This is primo fabric, the stuff of towel fantasies. These materials have long fibers that draw water off your body and make a soft, luxurious towel. They get softer, fluffier and more absorbent with each washing. They’re pricey, though. A set of Turkish or Egyptian cotton bath towels costs around $150.
Want to be kind to the earth and have a good bath towel, too? Go with bamboo. It grows faster and needs fewer pesticides and fertilizer to thrive than cotton. Bamboo fabric is super-absorbent and it dries quickly, so it’s the best of both worlds. Bamboo also resists germs and fungus, so it’s less likely to get nasty. Bamboo’s one downside: It’s not thick. If you crave plush, you’ll be disappointed.
Less-common, though gaining popularity, Modal is made of cellulose from beech trees. It’s about 50 percent more absorbent than cotton, and that it won’t fade over time, making it an excellent choice for bath towels.
5 Ways to Find the Best Bath Towels
Our textile experts swear by these shopping tips.
BY LEXIE SACHS, GOOD HOUSEKEEPING INSTITUTEJan 19, 2018
With an endless option of towels boasting a variety of features, it’s difficult to know which will live up to their claims. These tips and tricks from the Good Housekeeping Institute Textiles Lab will have you shopping like a pro. Be sure to check out our top-tested bath towels to find the right pick for you.
1. Check the Fiber Content
100% cotton is the softest and most absorbent. Don’t focus too much on premium cottons like Egyptian and Supima; they’re normally considered top-notch, but didn’t have much of an affect on softness, absorbency, or durability in our towel tests. Another option is a cotton/polyester blend: It’s often less expensive, quick-drying, and more durable.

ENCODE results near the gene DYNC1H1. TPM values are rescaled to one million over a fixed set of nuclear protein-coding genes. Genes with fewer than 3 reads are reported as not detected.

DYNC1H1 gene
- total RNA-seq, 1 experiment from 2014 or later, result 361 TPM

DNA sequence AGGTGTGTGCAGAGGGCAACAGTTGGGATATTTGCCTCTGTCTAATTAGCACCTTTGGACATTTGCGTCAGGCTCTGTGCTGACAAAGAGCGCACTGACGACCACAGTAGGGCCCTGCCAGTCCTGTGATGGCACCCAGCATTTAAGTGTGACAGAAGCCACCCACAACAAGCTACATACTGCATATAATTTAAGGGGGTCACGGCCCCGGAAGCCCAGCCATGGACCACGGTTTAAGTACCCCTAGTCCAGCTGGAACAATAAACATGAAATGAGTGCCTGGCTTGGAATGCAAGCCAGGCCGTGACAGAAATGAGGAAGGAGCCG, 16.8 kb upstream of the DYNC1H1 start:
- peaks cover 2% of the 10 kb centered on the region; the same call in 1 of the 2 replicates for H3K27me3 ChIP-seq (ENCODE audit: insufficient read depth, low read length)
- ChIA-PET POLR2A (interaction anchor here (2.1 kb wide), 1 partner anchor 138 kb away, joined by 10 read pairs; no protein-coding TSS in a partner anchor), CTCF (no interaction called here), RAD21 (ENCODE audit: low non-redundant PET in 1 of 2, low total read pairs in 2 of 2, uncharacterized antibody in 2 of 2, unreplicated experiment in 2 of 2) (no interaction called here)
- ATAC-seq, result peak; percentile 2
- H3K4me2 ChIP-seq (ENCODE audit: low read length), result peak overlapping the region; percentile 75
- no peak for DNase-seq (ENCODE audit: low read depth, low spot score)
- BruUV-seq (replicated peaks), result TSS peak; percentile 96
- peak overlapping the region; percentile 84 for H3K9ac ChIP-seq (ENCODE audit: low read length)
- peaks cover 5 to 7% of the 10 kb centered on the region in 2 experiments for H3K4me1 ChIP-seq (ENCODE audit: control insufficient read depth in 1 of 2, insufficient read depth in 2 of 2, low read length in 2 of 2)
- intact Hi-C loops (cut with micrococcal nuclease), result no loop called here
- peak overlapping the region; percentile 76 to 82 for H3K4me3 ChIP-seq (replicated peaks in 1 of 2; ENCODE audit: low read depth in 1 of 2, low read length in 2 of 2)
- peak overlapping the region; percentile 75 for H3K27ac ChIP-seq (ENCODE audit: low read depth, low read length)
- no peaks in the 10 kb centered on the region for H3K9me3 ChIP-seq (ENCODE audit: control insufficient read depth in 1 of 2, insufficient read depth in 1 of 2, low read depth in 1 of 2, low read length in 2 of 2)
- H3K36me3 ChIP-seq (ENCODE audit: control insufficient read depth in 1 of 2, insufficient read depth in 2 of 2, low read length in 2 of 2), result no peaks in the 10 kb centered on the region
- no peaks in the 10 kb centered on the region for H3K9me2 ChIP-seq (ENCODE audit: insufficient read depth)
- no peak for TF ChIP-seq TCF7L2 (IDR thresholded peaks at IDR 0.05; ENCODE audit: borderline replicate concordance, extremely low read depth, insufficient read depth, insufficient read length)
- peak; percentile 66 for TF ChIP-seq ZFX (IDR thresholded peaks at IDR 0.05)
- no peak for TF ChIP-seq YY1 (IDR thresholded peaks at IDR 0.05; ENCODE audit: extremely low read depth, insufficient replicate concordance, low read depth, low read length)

2. Look for Production Highlights
Towel lingo can be tricky, but here are some keywords to look for:
- Combed cotton: the cotton is brushed to remove short fibers, making the fabric softer and more durable.
- Ring spun cotton: long and short fibers are tightly twisted, making the towel loops strong and smooth.
- Twist: a description of how much the loop’s yarn is twisted. A high twist is more durable, but a low (or zero) twist increases surface area to make the towel plusher and more absorbent.
- Hydrocotton, Microcotton, Aerocotton, etc.: brand names of manufacturing processes (not to be confused with actual types of cotton) to help increase softness and absorbency.
3. Visually Inspect the Towel
This doesn’t mean you should feel the towel for softness in store. In fact, manufacturers may put finishes on the towels to make them feel softer, but the coating will come off in the wash. Rather, make sure the edges are neatly folded and secured with close, secure stitching — it’s a sign of good quality craftsmanship. This prevents fraying and can help extend the towel’s life.
4. Consider the Weight